[Spellyans] <y>, <i>, etc

Eddie Climo eddie_climo at yahoo.co.uk
Fri Jul 25 14:08:37 IST 2008

On 25 Jul 2008, at 11:32, Michael Everson wrote:

> At 11:23 +0100 2008-07-25, Eddie Climo wrote:
>>> I believe that KS will spell the preposition which does not cause
>>> mutation as "in". This is a very common spelling for this  
>>> preposition
>>> in the traditional texts -- nothing inauthentic about it, though it
>>> may be unfamiliar to users of Nancian Cornish because he didn't use
>>> the letter "i" at all (an inauthentic choice of Nance's). This also
>>> has the advantage of increasing the use of "i" which can please some
>>> RLC users. (Folks, I do NOT believe that "we hate the letter y" is a
>>> mantra amongst RLC users. Too much can be made of this.) And KS will
>>> spell the adverbial particle which does cause mutation as "yn".
>> I disagree; and it's not your sole decision. We're trying to work to
>> consensus here.
> Why do you disagree? I've presented an argument for using <i> in
> initial position, and for distinguishing <in> and <yn>. You've only
> said you disagree.

Sorry, I didn't make myself clear. I disagree with having 2 spellings  
for UC/R 'yn', solely on the basis of the word's 2 functions. I've  
given the example of 4 different versions of UC 'co_k', with which  
you found fault, as they were not "high-frequency function words".

I then cited the *7* different forms of the high-frequency function  
word UC 'a', to which we might add a small selection of others from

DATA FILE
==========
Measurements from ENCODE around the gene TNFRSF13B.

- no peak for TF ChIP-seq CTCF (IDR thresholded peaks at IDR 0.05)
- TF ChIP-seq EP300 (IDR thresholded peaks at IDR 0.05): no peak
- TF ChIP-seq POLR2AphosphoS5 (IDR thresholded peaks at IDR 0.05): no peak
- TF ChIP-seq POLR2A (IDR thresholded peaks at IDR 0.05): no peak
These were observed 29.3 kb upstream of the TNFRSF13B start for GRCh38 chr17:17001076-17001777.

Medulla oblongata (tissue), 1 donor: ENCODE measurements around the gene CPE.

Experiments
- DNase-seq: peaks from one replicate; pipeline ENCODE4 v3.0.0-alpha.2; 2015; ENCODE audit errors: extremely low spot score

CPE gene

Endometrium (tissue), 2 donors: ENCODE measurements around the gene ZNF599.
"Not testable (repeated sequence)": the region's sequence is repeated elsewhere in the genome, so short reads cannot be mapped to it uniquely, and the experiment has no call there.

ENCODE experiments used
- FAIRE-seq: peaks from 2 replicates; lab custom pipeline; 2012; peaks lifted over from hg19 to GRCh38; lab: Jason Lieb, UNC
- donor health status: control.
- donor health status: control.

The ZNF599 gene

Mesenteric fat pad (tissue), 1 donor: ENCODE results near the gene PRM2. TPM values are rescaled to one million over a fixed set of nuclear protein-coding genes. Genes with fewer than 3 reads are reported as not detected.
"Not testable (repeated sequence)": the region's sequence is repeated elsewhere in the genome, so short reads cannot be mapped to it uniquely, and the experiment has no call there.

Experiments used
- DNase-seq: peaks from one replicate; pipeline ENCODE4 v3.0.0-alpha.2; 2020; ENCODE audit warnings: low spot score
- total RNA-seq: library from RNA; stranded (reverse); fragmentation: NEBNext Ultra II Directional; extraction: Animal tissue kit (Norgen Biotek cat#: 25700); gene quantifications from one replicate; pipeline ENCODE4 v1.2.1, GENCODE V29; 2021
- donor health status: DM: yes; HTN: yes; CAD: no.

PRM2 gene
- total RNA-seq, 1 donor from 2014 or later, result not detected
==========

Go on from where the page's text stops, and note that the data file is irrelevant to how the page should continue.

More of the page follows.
my meagre knowledge of Cornish (with a little help from Nance!):
- - - - - - - -
<ow> interj. ho! Hullo!
<ow 4> present participle verbal particle
<ow 3> poss. adj. my
- - - - - - - -
<hy_> pron. she, it
<hy_ 3> poss. adj. her, its
- - - - - - - -
<y_> pron. they
<y_ 2> poss.pron. their
- - - - - - - -
<y> she
<y 5> indef. verbal particle
<y'> prep. (contraction of 'yn')
- - - - - - - -

Most are high-frequency function words, and I daresay there are  
others. If you advocate 2 spellings for UC 'yn', Michael, to be  
consistent you would need::
-- 7 spellings of 'a'
-- 3 spellings of 'ow'
-- 2 spellings of 'hy'
-- 2 spellings of long-vowel 'y', and
-- 3 spellings of short-vowel 'y'

I suggest that it would be wrong to attempt so many different  
spellings with these words, and therefore equally wrong to suggest it  
with 'yn'.

These homonyms are already easy enough to distinguish in writing from  
their semantic context, from their syntax and from the mutation state  
they cause (the latter, I suspect, is one of the historical reasons  
for having mutations in the Celtic languages in the first place!).

Your proposed 'solution' is, I'm afraid, applied to a non-existent  
problem. It adds unnecessary complexity to the language, and I don't  
think it will find widespread acceptance.

What's so hard to accept in Jon's observation to the effect that 'yn'  
is 1 word that behaves in 2 ways? Let's consider the E. cognate to UC/ 
R 'yn', and a few of the many roles <in> can play in English (my OED  
lists about 40!):
-- positional preposition: 'He is in Truro'
-- present participle particle (well, almost!): 'He is in a deep  
sleep' = 'He is sleeping deeply'
-- abbreviation: 'inches' > 'in.'
-- chemical suffix: 'fibre' > 'fibrin'; 'penicillium' > 'penicillin'
-- directional prefix: 'flow' > 'inflow'
-- adverbial prefix: 'deed' > 'indeed'
-- neg. prefix: 'decisive' > 'indecisive'

There we have 7 different (some high-frequency) functions, 1  
spelling, and ZERO confusion.

Eddie Foirbeis Climo
- -- - -- - -- - -- - -- - -- - -- - -- - -- - -- - -- - -- -
Dres ethom akennow byner re bons lyeshes
Accenti non multiplicanda praeter necessitatem

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